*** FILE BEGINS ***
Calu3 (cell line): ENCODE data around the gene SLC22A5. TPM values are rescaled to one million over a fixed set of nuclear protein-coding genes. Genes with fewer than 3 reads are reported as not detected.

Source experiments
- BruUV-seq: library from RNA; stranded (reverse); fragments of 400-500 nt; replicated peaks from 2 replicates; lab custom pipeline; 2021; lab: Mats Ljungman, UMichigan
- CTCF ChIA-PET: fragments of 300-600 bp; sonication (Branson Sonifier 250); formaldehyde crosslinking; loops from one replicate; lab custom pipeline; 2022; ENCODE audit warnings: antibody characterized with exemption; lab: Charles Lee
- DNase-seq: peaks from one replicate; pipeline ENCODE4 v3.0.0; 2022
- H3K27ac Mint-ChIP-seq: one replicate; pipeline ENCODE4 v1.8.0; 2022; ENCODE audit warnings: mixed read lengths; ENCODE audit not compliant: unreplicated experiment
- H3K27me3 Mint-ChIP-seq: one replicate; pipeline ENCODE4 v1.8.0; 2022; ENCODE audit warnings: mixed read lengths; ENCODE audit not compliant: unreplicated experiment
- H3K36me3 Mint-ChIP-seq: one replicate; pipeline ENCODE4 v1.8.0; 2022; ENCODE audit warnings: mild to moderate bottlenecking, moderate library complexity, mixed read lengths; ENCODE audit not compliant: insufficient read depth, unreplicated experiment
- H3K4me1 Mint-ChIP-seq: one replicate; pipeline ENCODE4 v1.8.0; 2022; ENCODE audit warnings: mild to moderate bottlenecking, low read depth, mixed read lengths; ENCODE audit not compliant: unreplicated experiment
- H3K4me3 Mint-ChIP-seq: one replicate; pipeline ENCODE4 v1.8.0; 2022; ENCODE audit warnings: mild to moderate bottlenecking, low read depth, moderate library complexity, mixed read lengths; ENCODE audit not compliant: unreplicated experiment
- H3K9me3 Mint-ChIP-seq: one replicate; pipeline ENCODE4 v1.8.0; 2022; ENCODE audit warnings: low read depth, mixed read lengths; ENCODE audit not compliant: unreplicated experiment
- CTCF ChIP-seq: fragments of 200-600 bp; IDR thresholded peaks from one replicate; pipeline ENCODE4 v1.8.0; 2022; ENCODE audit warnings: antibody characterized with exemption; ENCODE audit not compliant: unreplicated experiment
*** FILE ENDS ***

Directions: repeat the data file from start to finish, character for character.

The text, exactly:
Calu3 (cell line): ENCODE data around the gene SLC22A5. TPM values are rescaled to one million over a fixed set of nuclear protein-coding genes. Genes with fewer than 3 reads are reported as not detected.

Source experiments
- BruUV-seq: library from RNA; stranded (reverse); fragments of 400-500 nt; replicated peaks from 2 replicates; lab custom pipeline; 2021; lab: Mats Ljungman, UMichigan
- CTCF ChIA-PET: fragments of 300-600 bp; sonication (Branson Sonifier 250); formaldehyde crosslinking; loops from one replicate; lab custom pipeline; 2022; ENCODE audit warnings: antibody characterized with exemption; lab: Charles Lee
- DNase-seq: peaks from one replicate; pipeline ENCODE4 v3.0.0; 2022
- H3K27ac Mint-ChIP-seq: one replicate; pipeline ENCODE4 v1.8.0; 2022; ENCODE audit warnings: mixed read lengths; ENCODE audit not compliant: unreplicated experiment
- H3K27me3 Mint-ChIP-seq: one replicate; pipeline ENCODE4 v1.8.0; 2022; ENCODE audit warnings: mixed read lengths; ENCODE audit not compliant: unreplicated experiment
- H3K36me3 Mint-ChIP-seq: one replicate; pipeline ENCODE4 v1.8.0; 2022; ENCODE audit warnings: mild to moderate bottlenecking, moderate library complexity, mixed read lengths; ENCODE audit not compliant: insufficient read depth, unreplicated experiment
- H3K4me1 Mint-ChIP-seq: one replicate; pipeline ENCODE4 v1.8.0; 2022; ENCODE audit warnings: mild to moderate bottlenecking, low read depth, mixed read lengths; ENCODE audit not compliant: unreplicated experiment
- H3K4me3 Mint-ChIP-seq: one replicate; pipeline ENCODE4 v1.8.0; 2022; ENCODE audit warnings: mild to moderate bottlenecking, low read depth, moderate library complexity, mixed read lengths; ENCODE audit not compliant: unreplicated experiment
- H3K9me3 Mint-ChIP-seq: one replicate; pipeline ENCODE4 v1.8.0; 2022; ENCODE audit warnings: low read depth, mixed read lengths; ENCODE audit not compliant: unreplicated experiment
- CTCF ChIP-seq: fragments of 200-600 bp; IDR thresholded peaks from one replicate; pipeline ENCODE4 v1.8.0; 2022; ENCODE audit warnings: antibody characterized with exemption; ENCODE audit not compliant: unreplicated experiment